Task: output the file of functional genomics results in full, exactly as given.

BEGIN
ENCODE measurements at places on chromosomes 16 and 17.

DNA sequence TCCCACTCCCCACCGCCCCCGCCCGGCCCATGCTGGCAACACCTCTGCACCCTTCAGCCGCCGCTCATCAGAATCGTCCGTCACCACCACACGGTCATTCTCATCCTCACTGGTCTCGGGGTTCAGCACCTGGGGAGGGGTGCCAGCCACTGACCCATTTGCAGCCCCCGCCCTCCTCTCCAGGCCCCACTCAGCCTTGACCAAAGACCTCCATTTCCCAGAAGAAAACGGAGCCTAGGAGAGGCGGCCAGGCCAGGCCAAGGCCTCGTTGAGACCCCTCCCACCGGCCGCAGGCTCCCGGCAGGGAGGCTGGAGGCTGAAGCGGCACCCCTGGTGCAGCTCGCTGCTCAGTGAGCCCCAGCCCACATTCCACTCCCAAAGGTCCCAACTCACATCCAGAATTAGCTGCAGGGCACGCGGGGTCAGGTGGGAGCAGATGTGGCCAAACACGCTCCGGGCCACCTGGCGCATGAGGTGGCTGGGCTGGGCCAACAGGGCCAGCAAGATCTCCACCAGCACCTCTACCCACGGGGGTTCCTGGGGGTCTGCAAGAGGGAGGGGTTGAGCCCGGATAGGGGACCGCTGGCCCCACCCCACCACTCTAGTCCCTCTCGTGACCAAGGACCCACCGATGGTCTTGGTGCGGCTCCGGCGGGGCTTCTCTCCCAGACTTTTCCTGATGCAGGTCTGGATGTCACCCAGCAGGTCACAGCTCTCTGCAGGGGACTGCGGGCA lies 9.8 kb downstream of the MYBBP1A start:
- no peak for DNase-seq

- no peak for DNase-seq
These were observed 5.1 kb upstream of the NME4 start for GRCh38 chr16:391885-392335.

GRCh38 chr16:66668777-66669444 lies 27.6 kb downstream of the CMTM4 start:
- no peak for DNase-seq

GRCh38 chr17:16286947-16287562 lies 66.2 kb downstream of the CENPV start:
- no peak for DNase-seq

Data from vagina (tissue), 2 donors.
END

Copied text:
ENCODE measurements at places on chromosomes 16 and 17.

DNA sequence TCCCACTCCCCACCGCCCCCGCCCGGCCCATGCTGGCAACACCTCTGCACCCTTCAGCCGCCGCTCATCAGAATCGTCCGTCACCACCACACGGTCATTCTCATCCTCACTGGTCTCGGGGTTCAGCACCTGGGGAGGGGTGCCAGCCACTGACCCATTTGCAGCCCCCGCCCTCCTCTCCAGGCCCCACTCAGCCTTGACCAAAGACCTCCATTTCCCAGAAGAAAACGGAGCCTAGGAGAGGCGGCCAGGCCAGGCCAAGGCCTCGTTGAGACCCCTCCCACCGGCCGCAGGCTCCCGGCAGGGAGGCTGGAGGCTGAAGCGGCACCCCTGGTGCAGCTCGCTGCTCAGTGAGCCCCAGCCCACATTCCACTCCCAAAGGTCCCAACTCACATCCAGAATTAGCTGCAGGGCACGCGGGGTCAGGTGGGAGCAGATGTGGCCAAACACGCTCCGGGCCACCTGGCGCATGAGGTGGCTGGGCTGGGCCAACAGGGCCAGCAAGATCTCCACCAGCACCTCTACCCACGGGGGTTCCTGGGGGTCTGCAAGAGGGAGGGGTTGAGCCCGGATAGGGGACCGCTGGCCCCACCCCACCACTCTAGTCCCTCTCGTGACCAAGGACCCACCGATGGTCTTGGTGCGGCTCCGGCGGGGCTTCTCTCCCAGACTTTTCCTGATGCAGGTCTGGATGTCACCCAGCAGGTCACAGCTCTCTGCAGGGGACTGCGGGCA lies 9.8 kb downstream of the MYBBP1A start:
- no peak for DNase-seq

- no peak for DNase-seq
These were observed 5.1 kb upstream of the NME4 start for GRCh38 chr16:391885-392335.

GRCh38 chr16:66668777-66669444 lies 27.6 kb downstream of the CMTM4 start:
- no peak for DNase-seq

GRCh38 chr17:16286947-16287562 lies 66.2 kb downstream of the CENPV start:
- no peak for DNase-seq

Data from vagina (tissue), 2 donors.